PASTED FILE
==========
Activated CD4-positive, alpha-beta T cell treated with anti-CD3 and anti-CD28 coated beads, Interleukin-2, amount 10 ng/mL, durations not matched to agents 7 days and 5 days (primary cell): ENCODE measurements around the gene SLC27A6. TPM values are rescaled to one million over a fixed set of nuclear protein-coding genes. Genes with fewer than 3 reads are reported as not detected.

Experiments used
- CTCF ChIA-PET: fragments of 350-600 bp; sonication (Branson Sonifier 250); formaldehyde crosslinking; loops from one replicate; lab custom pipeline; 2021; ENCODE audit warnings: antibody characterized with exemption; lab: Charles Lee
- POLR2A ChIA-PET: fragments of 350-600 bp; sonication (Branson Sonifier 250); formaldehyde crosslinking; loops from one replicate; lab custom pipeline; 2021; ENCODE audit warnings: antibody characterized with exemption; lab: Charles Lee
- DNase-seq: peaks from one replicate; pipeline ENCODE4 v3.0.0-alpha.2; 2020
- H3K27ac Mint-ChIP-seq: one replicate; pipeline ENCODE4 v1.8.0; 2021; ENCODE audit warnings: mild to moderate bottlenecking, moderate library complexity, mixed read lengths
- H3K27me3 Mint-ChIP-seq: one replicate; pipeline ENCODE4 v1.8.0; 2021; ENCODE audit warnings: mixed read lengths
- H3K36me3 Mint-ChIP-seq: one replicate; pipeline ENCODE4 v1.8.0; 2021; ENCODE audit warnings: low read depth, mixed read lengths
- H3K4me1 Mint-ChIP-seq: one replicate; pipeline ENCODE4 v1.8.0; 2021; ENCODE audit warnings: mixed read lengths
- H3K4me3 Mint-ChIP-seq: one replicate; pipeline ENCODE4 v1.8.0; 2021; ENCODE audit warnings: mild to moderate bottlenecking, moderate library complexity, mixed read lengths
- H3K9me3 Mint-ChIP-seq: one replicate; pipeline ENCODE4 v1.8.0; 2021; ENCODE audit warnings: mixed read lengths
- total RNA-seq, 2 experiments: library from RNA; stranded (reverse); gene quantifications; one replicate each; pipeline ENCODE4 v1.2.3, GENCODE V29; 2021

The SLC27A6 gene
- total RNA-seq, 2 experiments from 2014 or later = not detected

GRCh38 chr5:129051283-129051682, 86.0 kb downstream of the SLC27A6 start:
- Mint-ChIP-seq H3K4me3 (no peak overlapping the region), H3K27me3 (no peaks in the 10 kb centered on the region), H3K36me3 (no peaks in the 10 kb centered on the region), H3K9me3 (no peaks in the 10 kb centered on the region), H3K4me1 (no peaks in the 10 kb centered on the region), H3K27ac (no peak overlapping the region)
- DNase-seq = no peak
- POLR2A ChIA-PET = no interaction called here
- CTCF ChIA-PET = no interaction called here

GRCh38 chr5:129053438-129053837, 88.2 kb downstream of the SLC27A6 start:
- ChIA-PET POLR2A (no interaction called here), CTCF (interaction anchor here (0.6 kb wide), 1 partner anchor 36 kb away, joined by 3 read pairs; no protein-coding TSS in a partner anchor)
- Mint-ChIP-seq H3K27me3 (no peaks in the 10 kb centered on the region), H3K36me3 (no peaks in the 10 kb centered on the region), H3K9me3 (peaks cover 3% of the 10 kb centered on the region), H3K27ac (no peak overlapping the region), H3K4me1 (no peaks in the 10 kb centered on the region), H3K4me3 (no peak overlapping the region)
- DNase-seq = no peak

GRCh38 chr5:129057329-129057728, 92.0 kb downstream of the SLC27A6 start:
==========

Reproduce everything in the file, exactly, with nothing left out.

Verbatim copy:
Activated CD4-positive, alpha-beta T cell treated with anti-CD3 and anti-CD28 coated beads, Interleukin-2, amount 10 ng/mL, durations not matched to agents 7 days and 5 days (primary cell): ENCODE measurements around the gene SLC27A6. TPM values are rescaled to one million over a fixed set of nuclear protein-coding genes. Genes with fewer than 3 reads are reported as not detected.

Experiments used
- CTCF ChIA-PET: fragments of 350-600 bp; sonication (Branson Sonifier 250); formaldehyde crosslinking; loops from one replicate; lab custom pipeline; 2021; ENCODE audit warnings: antibody characterized with exemption; lab: Charles Lee
- POLR2A ChIA-PET: fragments of 350-600 bp; sonication (Branson Sonifier 250); formaldehyde crosslinking; loops from one replicate; lab custom pipeline; 2021; ENCODE audit warnings: antibody characterized with exemption; lab: Charles Lee
- DNase-seq: peaks from one replicate; pipeline ENCODE4 v3.0.0-alpha.2; 2020
- H3K27ac Mint-ChIP-seq: one replicate; pipeline ENCODE4 v1.8.0; 2021; ENCODE audit warnings: mild to moderate bottlenecking, moderate library complexity, mixed read lengths
- H3K27me3 Mint-ChIP-seq: one replicate; pipeline ENCODE4 v1.8.0; 2021; ENCODE audit warnings: mixed read lengths
- H3K36me3 Mint-ChIP-seq: one replicate; pipeline ENCODE4 v1.8.0; 2021; ENCODE audit warnings: low read depth, mixed read lengths
- H3K4me1 Mint-ChIP-seq: one replicate; pipeline ENCODE4 v1.8.0; 2021; ENCODE audit warnings: mixed read lengths
- H3K4me3 Mint-ChIP-seq: one replicate; pipeline ENCODE4 v1.8.0; 2021; ENCODE audit warnings: mild to moderate bottlenecking, moderate library complexity, mixed read lengths
- H3K9me3 Mint-ChIP-seq: one replicate; pipeline ENCODE4 v1.8.0; 2021; ENCODE audit warnings: mixed read lengths
- total RNA-seq, 2 experiments: library from RNA; stranded (reverse); gene quantifications; one replicate each; pipeline ENCODE4 v1.2.3, GENCODE V29; 2021

The SLC27A6 gene
- total RNA-seq, 2 experiments from 2014 or later = not detected

GRCh38 chr5:129051283-129051682, 86.0 kb downstream of the SLC27A6 start:
- Mint-ChIP-seq H3K4me3 (no peak overlapping the region), H3K27me3 (no peaks in the 10 kb centered on the region), H3K36me3 (no peaks in the 10 kb centered on the region), H3K9me3 (no peaks in the 10 kb centered on the region), H3K4me1 (no peaks in the 10 kb centered on the region), H3K27ac (no peak overlapping the region)
- DNase-seq = no peak
- POLR2A ChIA-PET = no interaction called here
- CTCF ChIA-PET = no interaction called here

GRCh38 chr5:129053438-129053837, 88.2 kb downstream of the SLC27A6 start:
- ChIA-PET POLR2A (no interaction called here), CTCF (interaction anchor here (0.6 kb wide), 1 partner anchor 36 kb away, joined by 3 read pairs; no protein-coding TSS in a partner anchor)
- Mint-ChIP-seq H3K27me3 (no peaks in the 10 kb centered on the region), H3K36me3 (no peaks in the 10 kb centered on the region), H3K9me3 (peaks cover 3% of the 10 kb centered on the region), H3K27ac (no peak overlapping the region), H3K4me1 (no peaks in the 10 kb centered on the region), H3K4me3 (no peak overlapping the region)
- DNase-seq = no peak

GRCh38 chr5:129057329-129057728, 92.0 kb downstream of the SLC27A6 start: